RJ Grunewald wrote that “Theological Conversations Require Everyday Language.” I couldn’t agree more. If people can’t articulate and relate to what they believe, theologians and ministry leaders have failed. New contexts require new ways of explaining things and helping people come to be able to articulate for themselves and others about how they understand God and their faith. What do you think? What are some theological ideas that could use some better words or perhaps translation to today’s understanding and ideas?
Molly Kestner asked, “Where’s the Faith?” This reflection was part of other reflections by the ELCA Young Adult Delegation to the United Nations Commission on the Status of Women. Check it out!
Finally, if you haven’t heard the news about climate change being released by the UN, please check this out. There are major implications for how we live, how our neighbors live, and how we live together as humanity.
Social Media & Blogging
Nora Brathol shares, “Social Media Commandments,” which are important rules of thumb for ministry and social media. (This could have been shared above under the congregations and ministry header, but its being shared here.) Give these a read and then post them for anyone who uses or maintains your congregation’s social media outlets.
As Social Media and video conferencing and meetings are becoming more the norm, “likability matters more at work.” What do you think?
If you haven’t heard this yet, a teen has discovered and claimed that if the government changed its typeface it would save millions. Do you think this is true?
Vivek Wadhwa asked, “Could it be I was wrong about Facebook?” This comes as a follow-up after writing previously how he thought Facebook was doomed. It is an interesting read if you regularly use Facebook and social media.
Do you give to multiple causes or organizations? Have you ever wondered what organization might be the best match to donate to based on your particular interests? If so, check out this quiz I found through friend Jared Rendell from GiveMN, you will discover what kind of giver you are.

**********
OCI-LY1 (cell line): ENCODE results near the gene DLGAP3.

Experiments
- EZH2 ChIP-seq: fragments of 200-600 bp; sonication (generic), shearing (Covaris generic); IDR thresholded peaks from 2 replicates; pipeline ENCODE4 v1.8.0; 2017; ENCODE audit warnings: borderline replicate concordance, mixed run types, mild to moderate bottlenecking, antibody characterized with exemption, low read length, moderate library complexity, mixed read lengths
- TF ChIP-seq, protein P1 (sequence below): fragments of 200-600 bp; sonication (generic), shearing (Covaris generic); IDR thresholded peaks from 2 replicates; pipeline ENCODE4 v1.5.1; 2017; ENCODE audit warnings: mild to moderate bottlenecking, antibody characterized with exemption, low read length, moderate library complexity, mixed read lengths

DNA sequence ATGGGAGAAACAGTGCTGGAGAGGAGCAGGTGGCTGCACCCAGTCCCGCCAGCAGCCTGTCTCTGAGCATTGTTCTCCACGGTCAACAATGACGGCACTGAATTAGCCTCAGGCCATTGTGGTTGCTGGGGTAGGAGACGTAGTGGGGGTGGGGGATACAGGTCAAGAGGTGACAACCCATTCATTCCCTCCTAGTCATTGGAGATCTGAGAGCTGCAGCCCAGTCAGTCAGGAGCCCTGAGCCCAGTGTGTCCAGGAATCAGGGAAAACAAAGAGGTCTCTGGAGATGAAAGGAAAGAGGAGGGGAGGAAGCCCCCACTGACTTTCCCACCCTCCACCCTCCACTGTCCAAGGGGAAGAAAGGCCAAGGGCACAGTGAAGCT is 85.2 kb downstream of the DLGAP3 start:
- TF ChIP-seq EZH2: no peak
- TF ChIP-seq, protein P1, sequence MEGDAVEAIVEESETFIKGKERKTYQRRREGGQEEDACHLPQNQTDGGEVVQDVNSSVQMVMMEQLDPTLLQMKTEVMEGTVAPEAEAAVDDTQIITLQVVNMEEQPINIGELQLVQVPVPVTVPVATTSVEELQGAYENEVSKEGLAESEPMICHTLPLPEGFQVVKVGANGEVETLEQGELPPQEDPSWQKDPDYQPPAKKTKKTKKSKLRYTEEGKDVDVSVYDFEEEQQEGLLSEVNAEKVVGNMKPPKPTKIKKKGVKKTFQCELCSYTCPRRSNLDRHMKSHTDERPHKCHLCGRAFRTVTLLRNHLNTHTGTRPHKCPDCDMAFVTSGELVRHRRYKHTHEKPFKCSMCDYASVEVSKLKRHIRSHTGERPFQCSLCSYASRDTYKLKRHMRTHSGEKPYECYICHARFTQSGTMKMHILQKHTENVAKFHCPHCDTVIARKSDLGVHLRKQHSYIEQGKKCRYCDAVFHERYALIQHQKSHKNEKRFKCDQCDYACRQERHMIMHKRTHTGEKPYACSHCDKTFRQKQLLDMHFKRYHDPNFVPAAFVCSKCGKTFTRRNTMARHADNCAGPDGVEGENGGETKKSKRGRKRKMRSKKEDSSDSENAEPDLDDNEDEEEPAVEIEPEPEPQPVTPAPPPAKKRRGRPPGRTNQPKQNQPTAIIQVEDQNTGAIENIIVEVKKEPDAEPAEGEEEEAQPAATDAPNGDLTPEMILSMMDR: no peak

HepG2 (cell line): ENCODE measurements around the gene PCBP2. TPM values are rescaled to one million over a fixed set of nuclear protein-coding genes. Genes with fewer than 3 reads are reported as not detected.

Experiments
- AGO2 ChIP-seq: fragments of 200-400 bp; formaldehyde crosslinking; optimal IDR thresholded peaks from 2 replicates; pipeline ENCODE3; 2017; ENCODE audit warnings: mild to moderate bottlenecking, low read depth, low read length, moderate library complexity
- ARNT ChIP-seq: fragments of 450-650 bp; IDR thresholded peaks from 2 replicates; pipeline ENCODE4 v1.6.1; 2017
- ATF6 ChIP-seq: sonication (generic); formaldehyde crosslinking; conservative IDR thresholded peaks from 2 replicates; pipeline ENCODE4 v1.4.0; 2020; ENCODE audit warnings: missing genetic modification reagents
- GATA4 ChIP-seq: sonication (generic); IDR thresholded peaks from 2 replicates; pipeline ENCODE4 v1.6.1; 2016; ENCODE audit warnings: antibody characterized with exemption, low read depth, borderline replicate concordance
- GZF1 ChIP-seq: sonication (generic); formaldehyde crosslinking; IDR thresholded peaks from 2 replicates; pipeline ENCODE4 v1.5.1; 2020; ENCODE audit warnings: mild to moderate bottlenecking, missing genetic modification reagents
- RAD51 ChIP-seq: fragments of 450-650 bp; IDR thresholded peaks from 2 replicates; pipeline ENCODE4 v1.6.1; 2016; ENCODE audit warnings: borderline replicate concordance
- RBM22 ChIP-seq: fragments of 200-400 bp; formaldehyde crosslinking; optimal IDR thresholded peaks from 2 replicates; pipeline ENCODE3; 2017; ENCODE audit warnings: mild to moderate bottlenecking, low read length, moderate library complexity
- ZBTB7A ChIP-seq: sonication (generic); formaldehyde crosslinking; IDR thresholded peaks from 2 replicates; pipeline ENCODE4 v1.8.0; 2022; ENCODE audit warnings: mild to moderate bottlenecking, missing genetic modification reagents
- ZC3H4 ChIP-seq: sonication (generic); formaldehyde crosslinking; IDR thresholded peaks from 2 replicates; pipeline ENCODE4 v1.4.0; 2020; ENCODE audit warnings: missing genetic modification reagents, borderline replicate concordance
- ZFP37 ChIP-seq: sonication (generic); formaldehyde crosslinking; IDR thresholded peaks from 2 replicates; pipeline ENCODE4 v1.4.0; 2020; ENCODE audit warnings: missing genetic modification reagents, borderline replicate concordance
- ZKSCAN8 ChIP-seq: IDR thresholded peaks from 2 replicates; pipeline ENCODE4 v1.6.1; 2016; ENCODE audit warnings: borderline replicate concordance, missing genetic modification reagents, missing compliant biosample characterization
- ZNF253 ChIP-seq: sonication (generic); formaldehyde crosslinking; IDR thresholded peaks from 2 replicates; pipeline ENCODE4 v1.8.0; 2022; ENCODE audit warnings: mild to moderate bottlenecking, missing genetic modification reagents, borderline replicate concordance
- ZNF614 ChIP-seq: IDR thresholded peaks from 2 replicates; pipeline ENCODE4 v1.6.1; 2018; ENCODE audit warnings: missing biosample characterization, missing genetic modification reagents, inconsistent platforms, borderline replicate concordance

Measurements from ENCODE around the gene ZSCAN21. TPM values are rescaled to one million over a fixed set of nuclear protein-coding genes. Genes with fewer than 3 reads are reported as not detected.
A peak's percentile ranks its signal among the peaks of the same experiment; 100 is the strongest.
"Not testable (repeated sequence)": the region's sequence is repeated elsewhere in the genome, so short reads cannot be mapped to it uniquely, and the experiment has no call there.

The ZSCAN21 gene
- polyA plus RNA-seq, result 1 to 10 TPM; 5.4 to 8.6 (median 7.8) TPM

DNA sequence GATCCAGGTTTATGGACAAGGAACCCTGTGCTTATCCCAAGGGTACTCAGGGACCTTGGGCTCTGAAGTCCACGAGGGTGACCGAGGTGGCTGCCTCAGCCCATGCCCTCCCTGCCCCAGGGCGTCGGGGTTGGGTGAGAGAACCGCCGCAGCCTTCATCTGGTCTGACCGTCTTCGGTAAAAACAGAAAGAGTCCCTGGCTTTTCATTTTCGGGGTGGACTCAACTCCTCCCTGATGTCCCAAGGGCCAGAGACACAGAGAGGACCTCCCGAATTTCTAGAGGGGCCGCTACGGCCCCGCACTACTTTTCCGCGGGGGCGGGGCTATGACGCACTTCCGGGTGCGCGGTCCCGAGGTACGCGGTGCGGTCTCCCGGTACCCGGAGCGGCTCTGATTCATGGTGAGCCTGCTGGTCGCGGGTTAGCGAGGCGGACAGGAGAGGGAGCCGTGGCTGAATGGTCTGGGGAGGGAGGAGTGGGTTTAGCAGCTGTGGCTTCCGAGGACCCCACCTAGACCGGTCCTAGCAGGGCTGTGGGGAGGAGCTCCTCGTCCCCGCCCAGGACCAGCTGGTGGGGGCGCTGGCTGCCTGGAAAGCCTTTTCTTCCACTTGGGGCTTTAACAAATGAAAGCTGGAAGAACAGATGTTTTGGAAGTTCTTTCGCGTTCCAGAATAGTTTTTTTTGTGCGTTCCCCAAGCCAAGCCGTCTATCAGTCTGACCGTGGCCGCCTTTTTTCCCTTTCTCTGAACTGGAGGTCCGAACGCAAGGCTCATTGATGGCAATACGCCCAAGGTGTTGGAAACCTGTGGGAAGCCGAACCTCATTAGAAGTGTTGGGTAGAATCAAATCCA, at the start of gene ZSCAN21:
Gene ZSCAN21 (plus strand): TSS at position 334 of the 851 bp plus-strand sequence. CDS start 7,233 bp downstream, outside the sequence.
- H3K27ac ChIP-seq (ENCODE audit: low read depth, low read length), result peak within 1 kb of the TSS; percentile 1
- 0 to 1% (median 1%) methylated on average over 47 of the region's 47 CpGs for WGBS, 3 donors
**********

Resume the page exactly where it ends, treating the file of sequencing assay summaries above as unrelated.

Emily Nauman shared, “What does a grateful organization look like.” There’s good stuff here. What would you add? And, do you work for or as part of a grateful organization?
Actor James Rebhorn recently passed away, but in an interesting twist, he took it upon himself before passing away to write his own obituary. It’s beautiful, and a beautiful gift to his family I believe. I think this summed up his sense of his many vocations well, and I found it to be inspirational. Perhaps you will as well? (On a related note, I loved his work in “Independence Day” and the TV show “White Collar,” and I offer thanks for his life, and prayers of support for his family.)
Sara Quarberg wrote, “Bridging Life with Vocation and Identity” for the FirstThird blog. There is important vocational reflection here grounded in the overall belief that she is a child of God. Give this a read and some thought. As she asks, think deeply about “who God is calling you to be?” I agree with her hope that the answer is “yourself.”
TK shared an important reminder that “Restricting Curiosity Hinders Progress.” I would agree. Curiosity and questions are important and ever present parts of life, discernment, vocation, etc. What do you think?
Rev. Dr. David Lose shared and asked, “Worship Worries: Do We Understand What We’re Doing?” It’s similar to one of my favorite questions, “Why do we do what we do?” This is important to contemplate in any area of life and work, and worship is not alone in this. But this is definitely one area of ministry that this question is especially important. Give this a read and then see what you think. Do you understand why you are doing what you are doing? Do others?
If you find cityscapes interesting, as well as the potential for sustainable community living, see this story about freeway removals and what happened to cities after such big changes. It’s very interesting and hopeful. What do you think?
Finally, in celebration of the fact that baseball is back and the regular season of Major League Baseball started up this week, check out this great story by Mike Barnicle about “The Timeless Beauty of Baseball.” And, Go Mariners!
That will do it for this week’s edition of the links. I hope you have enjoyed these and found them interesting and helpful. As always, if you have particular types of articles or topics you would like for me to include, please let me know. Also, if you have particular questions that you would like for me to wrestle with on the blog, please let me know that as well. Thanks and blessings on your week! -TS